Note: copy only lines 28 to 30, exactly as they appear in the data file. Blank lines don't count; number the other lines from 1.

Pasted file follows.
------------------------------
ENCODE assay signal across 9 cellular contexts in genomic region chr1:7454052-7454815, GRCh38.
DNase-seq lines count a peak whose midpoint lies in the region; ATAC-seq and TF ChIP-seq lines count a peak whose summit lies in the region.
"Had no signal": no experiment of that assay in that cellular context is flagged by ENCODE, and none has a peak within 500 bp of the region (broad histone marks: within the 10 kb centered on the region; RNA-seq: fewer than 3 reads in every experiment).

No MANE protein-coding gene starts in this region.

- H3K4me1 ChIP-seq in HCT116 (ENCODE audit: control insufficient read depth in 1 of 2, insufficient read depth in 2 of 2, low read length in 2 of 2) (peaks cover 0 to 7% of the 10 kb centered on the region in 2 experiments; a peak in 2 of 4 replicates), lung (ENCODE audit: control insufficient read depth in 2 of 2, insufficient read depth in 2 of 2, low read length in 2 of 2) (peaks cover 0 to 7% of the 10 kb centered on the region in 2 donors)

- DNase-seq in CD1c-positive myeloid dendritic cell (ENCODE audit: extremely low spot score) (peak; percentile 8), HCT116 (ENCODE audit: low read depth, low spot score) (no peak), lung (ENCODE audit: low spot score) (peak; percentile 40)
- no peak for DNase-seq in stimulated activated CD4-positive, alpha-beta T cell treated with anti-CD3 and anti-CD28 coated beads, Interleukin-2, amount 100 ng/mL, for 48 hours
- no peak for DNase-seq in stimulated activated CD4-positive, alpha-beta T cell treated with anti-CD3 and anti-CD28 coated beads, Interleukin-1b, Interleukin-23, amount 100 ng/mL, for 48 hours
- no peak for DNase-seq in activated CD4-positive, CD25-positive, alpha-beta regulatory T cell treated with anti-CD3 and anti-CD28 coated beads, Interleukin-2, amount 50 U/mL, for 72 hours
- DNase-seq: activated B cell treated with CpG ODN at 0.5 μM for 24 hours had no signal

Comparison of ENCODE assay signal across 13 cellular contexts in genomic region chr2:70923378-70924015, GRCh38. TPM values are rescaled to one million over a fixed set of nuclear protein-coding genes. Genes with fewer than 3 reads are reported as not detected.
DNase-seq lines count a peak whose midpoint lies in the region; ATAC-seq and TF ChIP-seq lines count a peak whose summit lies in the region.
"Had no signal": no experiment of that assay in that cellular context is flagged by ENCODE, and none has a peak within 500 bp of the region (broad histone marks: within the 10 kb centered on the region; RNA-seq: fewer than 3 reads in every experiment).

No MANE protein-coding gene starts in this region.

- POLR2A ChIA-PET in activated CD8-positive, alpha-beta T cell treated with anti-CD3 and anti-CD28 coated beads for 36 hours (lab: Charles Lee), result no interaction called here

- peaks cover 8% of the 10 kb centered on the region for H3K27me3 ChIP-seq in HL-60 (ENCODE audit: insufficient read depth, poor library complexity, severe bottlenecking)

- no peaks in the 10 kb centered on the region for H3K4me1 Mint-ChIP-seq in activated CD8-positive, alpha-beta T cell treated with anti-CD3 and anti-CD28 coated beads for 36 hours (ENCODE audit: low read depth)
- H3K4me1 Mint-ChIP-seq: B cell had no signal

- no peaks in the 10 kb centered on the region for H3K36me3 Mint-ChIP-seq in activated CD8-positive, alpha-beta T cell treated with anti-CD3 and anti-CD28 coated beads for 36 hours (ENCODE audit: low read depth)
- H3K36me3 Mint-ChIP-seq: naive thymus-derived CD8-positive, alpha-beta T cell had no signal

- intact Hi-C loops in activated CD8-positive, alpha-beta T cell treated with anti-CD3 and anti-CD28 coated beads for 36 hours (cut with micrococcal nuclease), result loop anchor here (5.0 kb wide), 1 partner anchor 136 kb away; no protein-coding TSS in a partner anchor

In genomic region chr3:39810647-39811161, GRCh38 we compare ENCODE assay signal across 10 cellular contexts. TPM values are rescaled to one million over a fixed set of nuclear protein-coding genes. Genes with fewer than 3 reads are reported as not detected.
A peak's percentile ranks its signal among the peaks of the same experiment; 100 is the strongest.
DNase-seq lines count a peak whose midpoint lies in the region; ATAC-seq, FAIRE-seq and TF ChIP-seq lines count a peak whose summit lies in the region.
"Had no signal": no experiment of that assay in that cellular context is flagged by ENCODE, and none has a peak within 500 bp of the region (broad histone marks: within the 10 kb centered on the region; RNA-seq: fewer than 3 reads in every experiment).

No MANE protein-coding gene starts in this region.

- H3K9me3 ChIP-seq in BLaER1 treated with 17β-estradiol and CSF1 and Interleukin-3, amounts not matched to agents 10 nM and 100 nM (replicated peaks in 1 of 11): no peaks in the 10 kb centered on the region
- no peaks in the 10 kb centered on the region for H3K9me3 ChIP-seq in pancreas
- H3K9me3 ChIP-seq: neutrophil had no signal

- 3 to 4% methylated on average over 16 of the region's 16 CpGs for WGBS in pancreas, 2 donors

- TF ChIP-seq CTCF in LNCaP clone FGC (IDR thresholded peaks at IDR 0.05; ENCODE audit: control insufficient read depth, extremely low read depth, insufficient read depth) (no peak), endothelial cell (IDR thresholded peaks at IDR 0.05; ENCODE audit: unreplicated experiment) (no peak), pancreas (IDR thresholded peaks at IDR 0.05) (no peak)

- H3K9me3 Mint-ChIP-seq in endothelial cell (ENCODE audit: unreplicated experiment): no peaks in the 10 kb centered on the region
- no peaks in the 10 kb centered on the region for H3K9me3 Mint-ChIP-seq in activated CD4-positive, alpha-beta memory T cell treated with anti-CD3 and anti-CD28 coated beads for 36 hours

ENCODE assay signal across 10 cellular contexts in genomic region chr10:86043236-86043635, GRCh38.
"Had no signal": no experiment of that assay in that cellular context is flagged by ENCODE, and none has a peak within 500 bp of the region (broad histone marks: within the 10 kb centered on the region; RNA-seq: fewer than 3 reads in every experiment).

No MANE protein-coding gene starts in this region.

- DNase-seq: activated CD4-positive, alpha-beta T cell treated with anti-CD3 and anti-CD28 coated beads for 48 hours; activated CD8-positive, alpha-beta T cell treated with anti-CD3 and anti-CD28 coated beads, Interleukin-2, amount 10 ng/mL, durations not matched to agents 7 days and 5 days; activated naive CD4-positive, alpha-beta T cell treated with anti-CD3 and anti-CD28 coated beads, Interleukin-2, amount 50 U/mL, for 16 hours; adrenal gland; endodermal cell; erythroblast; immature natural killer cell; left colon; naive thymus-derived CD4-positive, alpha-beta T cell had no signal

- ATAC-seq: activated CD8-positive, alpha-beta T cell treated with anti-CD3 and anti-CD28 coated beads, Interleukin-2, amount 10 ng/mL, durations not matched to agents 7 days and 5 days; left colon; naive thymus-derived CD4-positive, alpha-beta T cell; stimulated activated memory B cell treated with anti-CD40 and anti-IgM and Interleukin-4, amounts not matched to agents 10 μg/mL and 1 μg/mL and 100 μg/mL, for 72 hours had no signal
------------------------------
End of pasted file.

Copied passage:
- no peaks in the 10 kb centered on the region for H3K9me3 ChIP-seq in pancreas
- H3K9me3 ChIP-seq: neutrophil had no signal

- 3 to 4% methylated on average over 16 of the region's 16 CpGs for WGBS in pancreas, 2 donors